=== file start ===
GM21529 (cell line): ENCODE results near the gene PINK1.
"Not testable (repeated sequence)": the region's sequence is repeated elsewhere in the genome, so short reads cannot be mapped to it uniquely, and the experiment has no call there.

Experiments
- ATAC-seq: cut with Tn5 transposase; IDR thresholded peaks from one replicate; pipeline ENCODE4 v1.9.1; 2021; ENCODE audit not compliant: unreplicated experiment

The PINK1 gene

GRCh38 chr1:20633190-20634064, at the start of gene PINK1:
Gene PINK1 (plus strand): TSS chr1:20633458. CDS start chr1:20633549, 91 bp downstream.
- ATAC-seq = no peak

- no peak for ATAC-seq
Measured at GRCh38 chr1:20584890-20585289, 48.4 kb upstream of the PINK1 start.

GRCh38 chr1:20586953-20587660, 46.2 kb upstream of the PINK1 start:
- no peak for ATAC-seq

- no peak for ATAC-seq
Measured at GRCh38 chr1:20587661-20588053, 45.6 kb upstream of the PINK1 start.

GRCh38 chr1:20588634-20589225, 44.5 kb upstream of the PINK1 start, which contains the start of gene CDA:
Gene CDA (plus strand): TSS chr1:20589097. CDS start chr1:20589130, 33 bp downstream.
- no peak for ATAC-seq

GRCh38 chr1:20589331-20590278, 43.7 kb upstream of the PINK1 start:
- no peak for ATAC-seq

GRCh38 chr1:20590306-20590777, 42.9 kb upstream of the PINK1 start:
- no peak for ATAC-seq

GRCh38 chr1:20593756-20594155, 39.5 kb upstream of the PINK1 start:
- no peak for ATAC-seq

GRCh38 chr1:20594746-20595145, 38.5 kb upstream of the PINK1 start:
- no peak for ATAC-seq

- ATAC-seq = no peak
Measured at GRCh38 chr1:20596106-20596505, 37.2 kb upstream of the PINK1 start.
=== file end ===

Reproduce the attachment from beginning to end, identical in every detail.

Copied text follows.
GM21529 (cell line): ENCODE results near the gene PINK1.
"Not testable (repeated sequence)": the region's sequence is repeated elsewhere in the genome, so short reads cannot be mapped to it uniquely, and the experiment has no call there.

Experiments
- ATAC-seq: cut with Tn5 transposase; IDR thresholded peaks from one replicate; pipeline ENCODE4 v1.9.1; 2021; ENCODE audit not compliant: unreplicated experiment

The PINK1 gene

GRCh38 chr1:20633190-20634064, at the start of gene PINK1:
Gene PINK1 (plus strand): TSS chr1:20633458. CDS start chr1:20633549, 91 bp downstream.
- ATAC-seq = no peak

- no peak for ATAC-seq
Measured at GRCh38 chr1:20584890-20585289, 48.4 kb upstream of the PINK1 start.

GRCh38 chr1:20586953-20587660, 46.2 kb upstream of the PINK1 start:
- no peak for ATAC-seq

- no peak for ATAC-seq
Measured at GRCh38 chr1:20587661-20588053, 45.6 kb upstream of the PINK1 start.

GRCh38 chr1:20588634-20589225, 44.5 kb upstream of the PINK1 start, which contains the start of gene CDA:
Gene CDA (plus strand): TSS chr1:20589097. CDS start chr1:20589130, 33 bp downstream.
- no peak for ATAC-seq

GRCh38 chr1:20589331-20590278, 43.7 kb upstream of the PINK1 start:
- no peak for ATAC-seq

GRCh38 chr1:20590306-20590777, 42.9 kb upstream of the PINK1 start:
- no peak for ATAC-seq

GRCh38 chr1:20593756-20594155, 39.5 kb upstream of the PINK1 start:
- no peak for ATAC-seq

GRCh38 chr1:20594746-20595145, 38.5 kb upstream of the PINK1 start:
- no peak for ATAC-seq

- ATAC-seq = no peak
Measured at GRCh38 chr1:20596106-20596505, 37.2 kb upstream of the PINK1 start.